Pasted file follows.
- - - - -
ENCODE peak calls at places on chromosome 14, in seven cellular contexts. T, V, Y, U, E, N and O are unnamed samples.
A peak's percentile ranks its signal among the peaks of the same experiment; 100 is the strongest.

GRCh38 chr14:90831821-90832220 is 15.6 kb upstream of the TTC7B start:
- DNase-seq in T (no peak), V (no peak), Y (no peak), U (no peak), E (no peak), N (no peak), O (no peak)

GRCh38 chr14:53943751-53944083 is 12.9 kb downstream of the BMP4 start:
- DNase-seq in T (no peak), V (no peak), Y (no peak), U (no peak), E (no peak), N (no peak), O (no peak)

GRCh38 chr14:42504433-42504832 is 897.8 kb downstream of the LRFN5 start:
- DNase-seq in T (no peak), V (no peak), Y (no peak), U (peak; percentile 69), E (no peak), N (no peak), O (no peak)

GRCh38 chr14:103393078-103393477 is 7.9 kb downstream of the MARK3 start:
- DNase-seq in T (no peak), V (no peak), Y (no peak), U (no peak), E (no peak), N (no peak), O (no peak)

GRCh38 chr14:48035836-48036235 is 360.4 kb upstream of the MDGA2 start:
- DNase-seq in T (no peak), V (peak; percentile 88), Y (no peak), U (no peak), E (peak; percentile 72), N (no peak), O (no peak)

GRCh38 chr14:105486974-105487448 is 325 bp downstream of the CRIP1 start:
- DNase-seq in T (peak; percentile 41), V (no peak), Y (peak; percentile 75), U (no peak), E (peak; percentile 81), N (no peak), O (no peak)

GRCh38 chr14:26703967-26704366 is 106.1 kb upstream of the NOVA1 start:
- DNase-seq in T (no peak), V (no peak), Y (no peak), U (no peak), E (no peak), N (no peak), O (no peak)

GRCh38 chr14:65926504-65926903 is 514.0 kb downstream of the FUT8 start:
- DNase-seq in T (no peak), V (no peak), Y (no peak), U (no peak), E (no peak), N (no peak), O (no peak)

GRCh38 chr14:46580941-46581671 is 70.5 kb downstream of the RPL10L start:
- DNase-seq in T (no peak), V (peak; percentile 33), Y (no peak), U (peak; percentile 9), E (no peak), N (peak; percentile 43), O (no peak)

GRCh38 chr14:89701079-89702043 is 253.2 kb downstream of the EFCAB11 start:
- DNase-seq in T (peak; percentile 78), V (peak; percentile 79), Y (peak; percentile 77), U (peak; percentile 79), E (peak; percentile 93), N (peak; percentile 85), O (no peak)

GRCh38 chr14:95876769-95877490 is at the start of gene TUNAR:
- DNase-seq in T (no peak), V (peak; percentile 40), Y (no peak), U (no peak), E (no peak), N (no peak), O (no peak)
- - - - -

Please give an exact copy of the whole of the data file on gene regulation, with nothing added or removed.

ENCODE peak calls at places on chromosome 14, in seven cellular contexts. T, V, Y, U, E, N and O are unnamed samples.
A peak's percentile ranks its signal among the peaks of the same experiment; 100 is the strongest.

GRCh38 chr14:90831821-90832220 is 15.6 kb upstream of the TTC7B start:
- DNase-seq in T (no peak), V (no peak), Y (no peak), U (no peak), E (no peak), N (no peak), O (no peak)

GRCh38 chr14:53943751-53944083 is 12.9 kb downstream of the BMP4 start:
- DNase-seq in T (no peak), V (no peak), Y (no peak), U (no peak), E (no peak), N (no peak), O (no peak)

GRCh38 chr14:42504433-42504832 is 897.8 kb downstream of the LRFN5 start:
- DNase-seq in T (no peak), V (no peak), Y (no peak), U (peak; percentile 69), E (no peak), N (no peak), O (no peak)

GRCh38 chr14:103393078-103393477 is 7.9 kb downstream of the MARK3 start:
- DNase-seq in T (no peak), V (no peak), Y (no peak), U (no peak), E (no peak), N (no peak), O (no peak)

GRCh38 chr14:48035836-48036235 is 360.4 kb upstream of the MDGA2 start:
- DNase-seq in T (no peak), V (peak; percentile 88), Y (no peak), U (no peak), E (peak; percentile 72), N (no peak), O (no peak)

GRCh38 chr14:105486974-105487448 is 325 bp downstream of the CRIP1 start:
- DNase-seq in T (peak; percentile 41), V (no peak), Y (peak; percentile 75), U (no peak), E (peak; percentile 81), N (no peak), O (no peak)

GRCh38 chr14:26703967-26704366 is 106.1 kb upstream of the NOVA1 start:
- DNase-seq in T (no peak), V (no peak), Y (no peak), U (no peak), E (no peak), N (no peak), O (no peak)

GRCh38 chr14:65926504-65926903 is 514.0 kb downstream of the FUT8 start:
- DNase-seq in T (no peak), V (no peak), Y (no peak), U (no peak), E (no peak), N (no peak), O (no peak)

GRCh38 chr14:46580941-46581671 is 70.5 kb downstream of the RPL10L start:
- DNase-seq in T (no peak), V (peak; percentile 33), Y (no peak), U (peak; percentile 9), E (no peak), N (peak; percentile 43), O (no peak)

GRCh38 chr14:89701079-89702043 is 253.2 kb downstream of the EFCAB11 start:
- DNase-seq in T (peak; percentile 78), V (peak; percentile 79), Y (peak; percentile 77), U (peak; percentile 79), E (peak; percentile 93), N (peak; percentile 85), O (no peak)

GRCh38 chr14:95876769-95877490 is at the start of gene TUNAR:
- DNase-seq in T (no peak), V (peak; percentile 40), Y (no peak), U (no peak), E (no peak), N (no peak), O (no peak)